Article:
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Title
Close-range imaging, long-range vision

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4. ORIENTATION OF PANORAMAS
4.1 Definitions
The orientation of panoramas is decsribed in analogy to
standard methods of close-range photogrammetry based on a
cartesian coordinate system. Fig. 10 illustrates the orientation
parameters of a single panorama. The essential parameters are
defined by the position (X,,Y,,Z,) of the cylinder projection
centre, and the initial direction q of the panorama image. The
tilt angles & and « describe a possible deviation of the tripod
rotation axis from the vertical direction. Using bubbles these
angles should be small.
In order to get the orientation parameters of several panoramas
simultaneously, tie points between these panoramas are
required. The orientation accuracy mainly depends on the use
of natural or signalised points. As an example, Fig. 11 shows
measured signalised tie points.
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Fig. 11: Measured tie points in a panorama
Tie points represent angular directions within a panorama. For
the adjustment process the observation equations (6) are set up
according to Lisowski & Wiedemann (1999). Due to the pre-
adjustment of the camera/tripod unit it is not necessary to
consider the excentricity between rotation axis and perspective
centre.
Additional required information are, on the one hand, an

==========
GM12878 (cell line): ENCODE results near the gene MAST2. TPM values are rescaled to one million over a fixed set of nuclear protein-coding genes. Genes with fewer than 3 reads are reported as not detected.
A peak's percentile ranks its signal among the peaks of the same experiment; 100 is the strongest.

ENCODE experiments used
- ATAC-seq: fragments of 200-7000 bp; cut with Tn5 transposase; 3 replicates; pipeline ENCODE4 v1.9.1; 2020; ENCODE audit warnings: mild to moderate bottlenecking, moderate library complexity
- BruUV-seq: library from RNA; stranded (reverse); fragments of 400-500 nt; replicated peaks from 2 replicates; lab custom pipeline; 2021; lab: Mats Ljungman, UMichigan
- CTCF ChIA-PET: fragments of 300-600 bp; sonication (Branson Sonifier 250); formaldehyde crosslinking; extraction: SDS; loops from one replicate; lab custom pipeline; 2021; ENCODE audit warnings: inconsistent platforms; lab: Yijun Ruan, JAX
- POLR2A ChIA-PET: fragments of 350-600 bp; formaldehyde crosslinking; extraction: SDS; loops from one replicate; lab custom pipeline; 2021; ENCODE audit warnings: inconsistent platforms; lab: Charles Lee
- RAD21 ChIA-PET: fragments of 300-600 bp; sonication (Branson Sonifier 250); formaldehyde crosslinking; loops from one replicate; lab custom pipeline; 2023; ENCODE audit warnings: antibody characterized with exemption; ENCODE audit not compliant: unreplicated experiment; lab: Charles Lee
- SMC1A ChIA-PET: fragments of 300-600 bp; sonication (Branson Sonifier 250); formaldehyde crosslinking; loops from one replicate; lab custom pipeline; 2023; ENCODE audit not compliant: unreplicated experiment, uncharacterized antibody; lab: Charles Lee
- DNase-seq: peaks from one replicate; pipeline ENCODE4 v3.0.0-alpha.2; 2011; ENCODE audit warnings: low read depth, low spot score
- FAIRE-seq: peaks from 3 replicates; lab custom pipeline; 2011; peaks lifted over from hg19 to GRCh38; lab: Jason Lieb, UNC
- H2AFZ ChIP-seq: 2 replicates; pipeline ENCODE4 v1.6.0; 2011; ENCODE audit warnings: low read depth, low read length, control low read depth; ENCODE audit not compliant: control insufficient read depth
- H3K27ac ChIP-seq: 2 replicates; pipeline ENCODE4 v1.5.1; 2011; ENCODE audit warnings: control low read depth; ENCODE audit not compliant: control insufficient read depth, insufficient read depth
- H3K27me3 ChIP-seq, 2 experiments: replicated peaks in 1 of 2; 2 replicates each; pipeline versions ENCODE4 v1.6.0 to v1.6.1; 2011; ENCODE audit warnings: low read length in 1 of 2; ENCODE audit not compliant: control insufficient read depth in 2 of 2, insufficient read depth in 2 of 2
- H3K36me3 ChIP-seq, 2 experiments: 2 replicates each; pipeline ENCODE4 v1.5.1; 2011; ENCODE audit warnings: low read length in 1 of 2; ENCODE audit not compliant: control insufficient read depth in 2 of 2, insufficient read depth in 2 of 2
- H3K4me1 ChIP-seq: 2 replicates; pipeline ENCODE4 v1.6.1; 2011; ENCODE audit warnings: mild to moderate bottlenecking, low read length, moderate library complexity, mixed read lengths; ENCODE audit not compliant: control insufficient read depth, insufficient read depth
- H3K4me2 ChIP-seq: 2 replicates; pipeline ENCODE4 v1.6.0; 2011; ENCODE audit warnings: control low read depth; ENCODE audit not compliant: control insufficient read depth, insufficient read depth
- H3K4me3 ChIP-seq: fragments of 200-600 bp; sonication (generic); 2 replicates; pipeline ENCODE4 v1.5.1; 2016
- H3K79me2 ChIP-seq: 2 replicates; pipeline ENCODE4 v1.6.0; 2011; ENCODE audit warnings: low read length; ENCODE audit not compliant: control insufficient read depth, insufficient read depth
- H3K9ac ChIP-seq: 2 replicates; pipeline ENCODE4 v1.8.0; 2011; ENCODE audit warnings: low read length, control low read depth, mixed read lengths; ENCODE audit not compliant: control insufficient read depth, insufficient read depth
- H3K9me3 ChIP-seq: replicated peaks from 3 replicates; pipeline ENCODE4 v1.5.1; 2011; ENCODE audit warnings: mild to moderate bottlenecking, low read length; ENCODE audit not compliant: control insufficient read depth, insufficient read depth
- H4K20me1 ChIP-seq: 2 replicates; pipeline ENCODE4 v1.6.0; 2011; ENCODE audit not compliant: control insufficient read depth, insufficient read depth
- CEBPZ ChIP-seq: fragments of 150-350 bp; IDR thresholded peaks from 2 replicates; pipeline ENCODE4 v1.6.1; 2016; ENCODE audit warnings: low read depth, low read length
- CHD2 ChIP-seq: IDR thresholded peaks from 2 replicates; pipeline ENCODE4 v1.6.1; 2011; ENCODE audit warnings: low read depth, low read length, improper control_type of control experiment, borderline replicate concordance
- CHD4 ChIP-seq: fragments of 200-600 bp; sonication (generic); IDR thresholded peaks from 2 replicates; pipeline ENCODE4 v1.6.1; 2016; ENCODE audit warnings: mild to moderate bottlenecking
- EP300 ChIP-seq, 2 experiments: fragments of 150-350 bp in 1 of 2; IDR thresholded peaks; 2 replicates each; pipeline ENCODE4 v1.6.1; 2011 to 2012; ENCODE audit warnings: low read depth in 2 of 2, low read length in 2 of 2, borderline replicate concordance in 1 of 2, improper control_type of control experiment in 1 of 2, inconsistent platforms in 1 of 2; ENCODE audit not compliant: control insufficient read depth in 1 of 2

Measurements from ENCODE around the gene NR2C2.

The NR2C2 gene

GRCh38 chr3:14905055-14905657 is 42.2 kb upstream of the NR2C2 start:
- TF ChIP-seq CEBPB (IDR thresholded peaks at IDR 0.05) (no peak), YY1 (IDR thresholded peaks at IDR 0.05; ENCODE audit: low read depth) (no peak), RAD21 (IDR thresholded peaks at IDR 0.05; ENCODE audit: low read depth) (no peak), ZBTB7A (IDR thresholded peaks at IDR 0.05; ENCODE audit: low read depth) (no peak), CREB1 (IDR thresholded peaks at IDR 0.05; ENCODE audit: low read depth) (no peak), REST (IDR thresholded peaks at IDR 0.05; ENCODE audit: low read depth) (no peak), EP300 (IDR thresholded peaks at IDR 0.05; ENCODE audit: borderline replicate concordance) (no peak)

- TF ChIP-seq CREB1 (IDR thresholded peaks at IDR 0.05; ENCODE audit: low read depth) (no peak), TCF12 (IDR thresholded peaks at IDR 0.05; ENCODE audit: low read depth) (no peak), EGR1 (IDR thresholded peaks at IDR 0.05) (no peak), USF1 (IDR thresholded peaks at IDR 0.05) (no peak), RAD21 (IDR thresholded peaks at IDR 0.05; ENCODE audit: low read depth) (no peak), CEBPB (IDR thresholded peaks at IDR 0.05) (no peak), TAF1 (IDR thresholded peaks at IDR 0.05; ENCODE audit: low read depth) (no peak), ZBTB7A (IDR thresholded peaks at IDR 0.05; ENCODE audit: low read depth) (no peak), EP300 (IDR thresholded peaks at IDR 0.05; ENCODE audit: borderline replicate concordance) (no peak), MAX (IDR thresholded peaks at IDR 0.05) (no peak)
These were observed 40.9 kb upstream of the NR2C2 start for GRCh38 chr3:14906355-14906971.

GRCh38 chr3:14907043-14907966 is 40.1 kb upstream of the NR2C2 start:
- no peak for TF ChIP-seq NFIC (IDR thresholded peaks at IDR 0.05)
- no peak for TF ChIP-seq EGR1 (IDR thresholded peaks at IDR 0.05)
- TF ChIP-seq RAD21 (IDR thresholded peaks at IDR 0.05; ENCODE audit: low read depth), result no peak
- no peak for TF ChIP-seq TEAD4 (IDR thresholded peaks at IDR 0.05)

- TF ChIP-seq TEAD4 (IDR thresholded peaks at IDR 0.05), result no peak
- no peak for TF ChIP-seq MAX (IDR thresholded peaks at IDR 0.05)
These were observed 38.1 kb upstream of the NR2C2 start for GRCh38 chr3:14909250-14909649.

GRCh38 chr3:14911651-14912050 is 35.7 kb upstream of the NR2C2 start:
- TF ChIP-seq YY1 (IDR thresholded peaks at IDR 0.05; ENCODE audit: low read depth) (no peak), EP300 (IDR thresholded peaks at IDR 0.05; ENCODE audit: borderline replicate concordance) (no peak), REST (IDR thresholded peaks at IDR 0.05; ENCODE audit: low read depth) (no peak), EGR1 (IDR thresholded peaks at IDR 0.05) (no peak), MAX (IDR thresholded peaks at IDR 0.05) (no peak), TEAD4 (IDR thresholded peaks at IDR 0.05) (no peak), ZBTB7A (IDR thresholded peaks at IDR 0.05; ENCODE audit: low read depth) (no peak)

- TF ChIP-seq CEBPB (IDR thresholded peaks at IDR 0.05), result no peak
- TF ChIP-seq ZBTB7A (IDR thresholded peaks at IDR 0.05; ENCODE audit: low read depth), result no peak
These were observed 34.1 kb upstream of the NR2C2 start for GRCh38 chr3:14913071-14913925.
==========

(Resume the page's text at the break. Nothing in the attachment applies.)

absoulte dimension of the coordinate system. This can be
derived by one or more measured object distances between tie
points. On the other hand, the datum of the coordinate system
has to be defined. This problem is solved by fixing the
orientation parameters of one of the panoramas, e.g. by setting
all values to zero.
In this way a "model coordinate system" with real dimensions
is achieved. If this system shall be transformed into a global
coordinate system (e.g. building coordinate system) a 3-D
transformation based on control points can be applied.
Alternatively, additional constraint equations can be introduced
into the adjustment process.
4.2 Orientation process
The non-linear orientation process requires appropriate initial
values of all unknowns. Usually an iterative calculation of
approximate values is performed for photogrammetric bundles,
such as a combination of relative orientations and resections. In
our case there is no calculation of approximate values but, we
assume that all panoramas cover the same room. Thus, all
panoramas are assigned with equal coordinates of the cylinder
origin and equal tilt angles (70) except the inital direction q.
The first panorama has q-0, the subsequent panoramas are
oriented with respect to the first one, whereby an approximate
orientation angle of + 45° is sufficient.
The initial values of unknown object coordinates are calculated
from the first panorama with constant distance r, that equals,
for simplicity, the average point distance in object space as
shown in Fig. 12. The light grayed area represents the imaged
room.


Fig. 12: Grafical sketch of the start situation for initial
values of orientation process


Fig. 13: Grafical sketch of the iterative adjustment process





Fig. 14: 3-D view of the orientation result
Fig. 13 illustrates the progress of the orientation process (final
result in Fig. 14). It is clearly visible that the final orientation
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